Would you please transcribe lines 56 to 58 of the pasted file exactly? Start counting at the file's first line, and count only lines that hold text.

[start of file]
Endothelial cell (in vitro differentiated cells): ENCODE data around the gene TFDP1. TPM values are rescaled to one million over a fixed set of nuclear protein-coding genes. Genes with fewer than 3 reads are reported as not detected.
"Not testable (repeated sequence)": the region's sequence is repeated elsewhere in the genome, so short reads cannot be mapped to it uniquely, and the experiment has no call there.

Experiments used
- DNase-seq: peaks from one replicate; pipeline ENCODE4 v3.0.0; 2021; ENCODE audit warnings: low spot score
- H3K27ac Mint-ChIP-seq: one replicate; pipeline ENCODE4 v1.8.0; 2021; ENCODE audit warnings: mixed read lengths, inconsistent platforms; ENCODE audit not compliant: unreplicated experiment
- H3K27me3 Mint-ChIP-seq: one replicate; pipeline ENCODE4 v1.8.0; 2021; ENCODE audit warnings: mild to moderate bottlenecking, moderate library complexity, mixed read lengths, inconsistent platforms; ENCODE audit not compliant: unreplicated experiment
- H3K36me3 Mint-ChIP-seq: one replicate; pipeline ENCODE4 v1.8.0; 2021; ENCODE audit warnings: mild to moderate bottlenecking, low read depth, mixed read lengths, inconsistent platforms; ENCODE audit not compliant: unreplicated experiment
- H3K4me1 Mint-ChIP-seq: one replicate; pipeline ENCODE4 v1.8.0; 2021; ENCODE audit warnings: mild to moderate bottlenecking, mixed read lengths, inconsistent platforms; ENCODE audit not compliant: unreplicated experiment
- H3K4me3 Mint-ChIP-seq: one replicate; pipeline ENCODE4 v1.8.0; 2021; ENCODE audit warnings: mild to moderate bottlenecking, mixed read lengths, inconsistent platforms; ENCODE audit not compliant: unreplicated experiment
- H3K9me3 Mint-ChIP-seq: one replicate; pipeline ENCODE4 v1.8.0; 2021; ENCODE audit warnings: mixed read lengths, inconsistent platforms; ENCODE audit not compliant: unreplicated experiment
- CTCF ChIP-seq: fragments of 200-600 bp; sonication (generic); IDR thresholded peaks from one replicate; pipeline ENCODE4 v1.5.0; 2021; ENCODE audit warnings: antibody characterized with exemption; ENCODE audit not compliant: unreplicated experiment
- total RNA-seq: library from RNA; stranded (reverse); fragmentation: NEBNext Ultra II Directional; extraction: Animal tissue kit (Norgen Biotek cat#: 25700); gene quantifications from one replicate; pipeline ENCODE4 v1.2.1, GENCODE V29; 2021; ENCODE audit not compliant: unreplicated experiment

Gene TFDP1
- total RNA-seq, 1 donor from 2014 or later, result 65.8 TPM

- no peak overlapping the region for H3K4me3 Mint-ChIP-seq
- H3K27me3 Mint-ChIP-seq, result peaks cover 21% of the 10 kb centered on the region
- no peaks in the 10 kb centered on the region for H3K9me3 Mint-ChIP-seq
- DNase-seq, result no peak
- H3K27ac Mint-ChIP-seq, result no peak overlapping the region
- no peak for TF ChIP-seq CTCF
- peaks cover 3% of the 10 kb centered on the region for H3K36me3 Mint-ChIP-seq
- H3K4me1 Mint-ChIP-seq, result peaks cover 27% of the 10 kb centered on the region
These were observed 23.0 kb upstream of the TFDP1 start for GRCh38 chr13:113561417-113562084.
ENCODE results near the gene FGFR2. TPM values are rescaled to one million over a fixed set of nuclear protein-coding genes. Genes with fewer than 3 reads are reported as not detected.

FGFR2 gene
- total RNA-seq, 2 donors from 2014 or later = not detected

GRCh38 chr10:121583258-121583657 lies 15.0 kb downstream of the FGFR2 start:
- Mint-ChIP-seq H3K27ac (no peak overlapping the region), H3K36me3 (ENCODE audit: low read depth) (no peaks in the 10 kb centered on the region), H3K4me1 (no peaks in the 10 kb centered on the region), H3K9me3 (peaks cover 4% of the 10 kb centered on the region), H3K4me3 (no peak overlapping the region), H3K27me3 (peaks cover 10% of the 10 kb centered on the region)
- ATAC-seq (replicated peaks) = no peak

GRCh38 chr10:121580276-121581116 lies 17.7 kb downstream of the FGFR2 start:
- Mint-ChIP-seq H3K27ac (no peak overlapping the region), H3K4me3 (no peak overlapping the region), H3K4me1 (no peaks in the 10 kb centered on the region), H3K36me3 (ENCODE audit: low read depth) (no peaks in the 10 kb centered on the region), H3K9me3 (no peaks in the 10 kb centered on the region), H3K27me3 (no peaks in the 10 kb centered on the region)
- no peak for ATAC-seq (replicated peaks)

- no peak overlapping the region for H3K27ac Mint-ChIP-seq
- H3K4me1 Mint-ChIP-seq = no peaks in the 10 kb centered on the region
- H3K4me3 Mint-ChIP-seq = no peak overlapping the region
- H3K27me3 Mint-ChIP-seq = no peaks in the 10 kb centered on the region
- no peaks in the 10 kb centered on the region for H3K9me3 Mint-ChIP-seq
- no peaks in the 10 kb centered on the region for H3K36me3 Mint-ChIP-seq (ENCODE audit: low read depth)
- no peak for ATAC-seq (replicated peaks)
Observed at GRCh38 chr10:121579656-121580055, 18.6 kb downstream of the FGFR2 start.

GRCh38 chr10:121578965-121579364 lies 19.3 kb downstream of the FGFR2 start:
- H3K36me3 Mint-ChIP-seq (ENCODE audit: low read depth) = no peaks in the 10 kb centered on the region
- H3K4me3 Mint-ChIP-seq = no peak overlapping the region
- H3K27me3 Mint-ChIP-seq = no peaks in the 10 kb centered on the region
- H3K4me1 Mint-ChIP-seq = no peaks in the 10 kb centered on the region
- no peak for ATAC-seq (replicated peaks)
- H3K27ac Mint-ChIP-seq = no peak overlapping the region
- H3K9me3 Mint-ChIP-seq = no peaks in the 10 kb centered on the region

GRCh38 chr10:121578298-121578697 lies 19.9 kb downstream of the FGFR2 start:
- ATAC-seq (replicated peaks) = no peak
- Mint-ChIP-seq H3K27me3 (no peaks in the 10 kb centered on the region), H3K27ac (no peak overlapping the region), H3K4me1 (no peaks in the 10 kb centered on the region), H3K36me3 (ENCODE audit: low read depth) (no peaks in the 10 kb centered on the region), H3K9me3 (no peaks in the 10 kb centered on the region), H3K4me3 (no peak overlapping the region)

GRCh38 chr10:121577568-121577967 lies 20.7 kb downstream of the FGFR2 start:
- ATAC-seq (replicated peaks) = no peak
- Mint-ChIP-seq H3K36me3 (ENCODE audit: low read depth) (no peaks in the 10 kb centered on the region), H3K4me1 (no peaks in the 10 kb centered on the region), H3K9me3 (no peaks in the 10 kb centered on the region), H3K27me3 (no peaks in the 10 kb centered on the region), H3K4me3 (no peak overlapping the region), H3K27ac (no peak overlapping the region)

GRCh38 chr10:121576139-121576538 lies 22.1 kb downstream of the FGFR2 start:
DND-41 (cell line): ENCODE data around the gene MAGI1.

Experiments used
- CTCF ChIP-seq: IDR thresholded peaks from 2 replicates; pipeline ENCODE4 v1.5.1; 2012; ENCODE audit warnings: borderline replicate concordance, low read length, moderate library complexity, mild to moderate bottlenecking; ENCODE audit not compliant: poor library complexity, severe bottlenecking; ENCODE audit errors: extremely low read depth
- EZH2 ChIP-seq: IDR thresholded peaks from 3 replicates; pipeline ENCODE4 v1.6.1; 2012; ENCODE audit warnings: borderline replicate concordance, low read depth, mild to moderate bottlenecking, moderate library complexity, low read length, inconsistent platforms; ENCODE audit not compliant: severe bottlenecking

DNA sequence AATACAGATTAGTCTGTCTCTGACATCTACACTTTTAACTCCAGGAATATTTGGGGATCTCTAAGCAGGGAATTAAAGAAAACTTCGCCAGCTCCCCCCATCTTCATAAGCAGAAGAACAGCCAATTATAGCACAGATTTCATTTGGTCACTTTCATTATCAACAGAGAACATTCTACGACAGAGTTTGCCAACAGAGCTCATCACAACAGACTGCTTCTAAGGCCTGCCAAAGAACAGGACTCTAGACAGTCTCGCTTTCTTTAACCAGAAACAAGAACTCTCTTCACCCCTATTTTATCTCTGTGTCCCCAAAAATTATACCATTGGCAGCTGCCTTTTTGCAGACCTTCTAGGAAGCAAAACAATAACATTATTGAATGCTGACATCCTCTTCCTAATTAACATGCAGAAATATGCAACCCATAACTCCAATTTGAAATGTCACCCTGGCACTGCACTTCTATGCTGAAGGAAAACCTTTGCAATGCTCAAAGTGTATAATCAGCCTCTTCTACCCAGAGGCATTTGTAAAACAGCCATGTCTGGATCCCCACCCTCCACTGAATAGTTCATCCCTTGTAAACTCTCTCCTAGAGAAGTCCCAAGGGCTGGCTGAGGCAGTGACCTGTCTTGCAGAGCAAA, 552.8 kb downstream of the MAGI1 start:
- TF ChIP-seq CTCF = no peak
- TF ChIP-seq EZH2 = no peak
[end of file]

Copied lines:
DND-41 (cell line): ENCODE data around the gene MAGI1.

Experiments used
- CTCF ChIP-seq: IDR thresholded peaks from 2 replicates; pipeline ENCODE4 v1.5.1; 2012; ENCODE audit warnings: borderline replicate concordance, low read length, moderate library complexity, mild to moderate bottlenecking; ENCODE audit not compliant: poor library complexity, severe bottlenecking; ENCODE audit errors: extremely low read depth